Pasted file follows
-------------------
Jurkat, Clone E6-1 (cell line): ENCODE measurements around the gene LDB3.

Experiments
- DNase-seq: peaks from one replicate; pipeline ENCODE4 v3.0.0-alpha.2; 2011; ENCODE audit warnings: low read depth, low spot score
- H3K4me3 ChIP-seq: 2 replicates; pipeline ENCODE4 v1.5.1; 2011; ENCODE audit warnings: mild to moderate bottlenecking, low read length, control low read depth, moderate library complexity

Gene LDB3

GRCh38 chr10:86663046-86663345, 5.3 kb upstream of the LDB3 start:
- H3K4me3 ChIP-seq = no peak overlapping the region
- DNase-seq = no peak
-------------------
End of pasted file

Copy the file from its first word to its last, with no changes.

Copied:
Jurkat, Clone E6-1 (cell line): ENCODE measurements around the gene LDB3.

Experiments
- DNase-seq: peaks from one replicate; pipeline ENCODE4 v3.0.0-alpha.2; 2011; ENCODE audit warnings: low read depth, low spot score
- H3K4me3 ChIP-seq: 2 replicates; pipeline ENCODE4 v1.5.1; 2011; ENCODE audit warnings: mild to moderate bottlenecking, low read length, control low read depth, moderate library complexity

Gene LDB3

GRCh38 chr10:86663046-86663345, 5.3 kb upstream of the LDB3 start:
- H3K4me3 ChIP-seq = no peak overlapping the region
- DNase-seq = no peak